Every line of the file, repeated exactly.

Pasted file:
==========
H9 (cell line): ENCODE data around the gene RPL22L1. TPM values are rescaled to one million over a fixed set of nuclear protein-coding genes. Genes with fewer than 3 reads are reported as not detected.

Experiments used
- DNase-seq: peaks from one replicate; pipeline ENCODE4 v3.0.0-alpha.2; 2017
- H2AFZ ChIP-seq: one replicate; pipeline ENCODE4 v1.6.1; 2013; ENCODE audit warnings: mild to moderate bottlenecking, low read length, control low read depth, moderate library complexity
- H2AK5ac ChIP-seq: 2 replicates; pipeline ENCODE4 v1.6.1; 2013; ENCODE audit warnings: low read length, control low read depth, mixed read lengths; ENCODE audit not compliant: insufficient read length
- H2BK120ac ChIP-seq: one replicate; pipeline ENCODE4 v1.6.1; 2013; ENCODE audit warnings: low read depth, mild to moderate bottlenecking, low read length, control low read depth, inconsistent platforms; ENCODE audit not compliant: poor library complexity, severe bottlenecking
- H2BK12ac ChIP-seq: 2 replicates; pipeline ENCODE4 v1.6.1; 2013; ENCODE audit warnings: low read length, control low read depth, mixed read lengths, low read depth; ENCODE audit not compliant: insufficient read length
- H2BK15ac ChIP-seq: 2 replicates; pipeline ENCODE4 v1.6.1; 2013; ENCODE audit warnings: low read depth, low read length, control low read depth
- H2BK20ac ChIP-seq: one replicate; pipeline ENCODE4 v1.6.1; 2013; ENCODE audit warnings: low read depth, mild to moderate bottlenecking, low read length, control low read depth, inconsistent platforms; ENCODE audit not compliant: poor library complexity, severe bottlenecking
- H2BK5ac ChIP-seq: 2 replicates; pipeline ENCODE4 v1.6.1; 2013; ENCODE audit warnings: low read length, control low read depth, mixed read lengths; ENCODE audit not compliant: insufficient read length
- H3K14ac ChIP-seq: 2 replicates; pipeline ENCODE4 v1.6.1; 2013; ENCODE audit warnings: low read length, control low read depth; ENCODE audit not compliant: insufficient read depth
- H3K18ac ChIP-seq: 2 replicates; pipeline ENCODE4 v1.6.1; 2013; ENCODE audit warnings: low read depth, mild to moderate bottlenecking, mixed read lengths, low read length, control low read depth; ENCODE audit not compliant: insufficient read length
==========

H9 (cell line): ENCODE data around the gene RPL22L1. TPM values are rescaled to one million over a fixed set of nuclear protein-coding genes. Genes with fewer than 3 reads are reported as not detected.

Experiments used
- DNase-seq: peaks from one replicate; pipeline ENCODE4 v3.0.0-alpha.2; 2017
- H2AFZ ChIP-seq: one replicate; pipeline ENCODE4 v1.6.1; 2013; ENCODE audit warnings: mild to moderate bottlenecking, low read length, control low read depth, moderate library complexity
- H2AK5ac ChIP-seq: 2 replicates; pipeline ENCODE4 v1.6.1; 2013; ENCODE audit warnings: low read length, control low read depth, mixed read lengths; ENCODE audit not compliant: insufficient read length
- H2BK120ac ChIP-seq: one replicate; pipeline ENCODE4 v1.6.1; 2013; ENCODE audit warnings: low read depth, mild to moderate bottlenecking, low read length, control low read depth, inconsistent platforms; ENCODE audit not compliant: poor library complexity, severe bottlenecking
- H2BK12ac ChIP-seq: 2 replicates; pipeline ENCODE4 v1.6.1; 2013; ENCODE audit warnings: low read length, control low read depth, mixed read lengths, low read depth; ENCODE audit not compliant: insufficient read length
- H2BK15ac ChIP-seq: 2 replicates; pipeline ENCODE4 v1.6.1; 2013; ENCODE audit warnings: low read depth, low read length, control low read depth
- H2BK20ac ChIP-seq: one replicate; pipeline ENCODE4 v1.6.1; 2013; ENCODE audit warnings: low read depth, mild to moderate bottlenecking, low read length, control low read depth, inconsistent platforms; ENCODE audit not compliant: poor library complexity, severe bottlenecking
- H2BK5ac ChIP-seq: 2 replicates; pipeline ENCODE4 v1.6.1; 2013; ENCODE audit warnings: low read length, control low read depth, mixed read lengths; ENCODE audit not compliant: insufficient read length
- H3K14ac ChIP-seq: 2 replicates; pipeline ENCODE4 v1.6.1; 2013; ENCODE audit warnings: low read length, control low read depth; ENCODE audit not compliant: insufficient read depth
- H3K18ac ChIP-seq: 2 replicates; pipeline ENCODE4 v1.6.1; 2013; ENCODE audit warnings: low read depth, mild to moderate bottlenecking, mixed read lengths, low read length, control low read depth; ENCODE audit not compliant: insufficient read length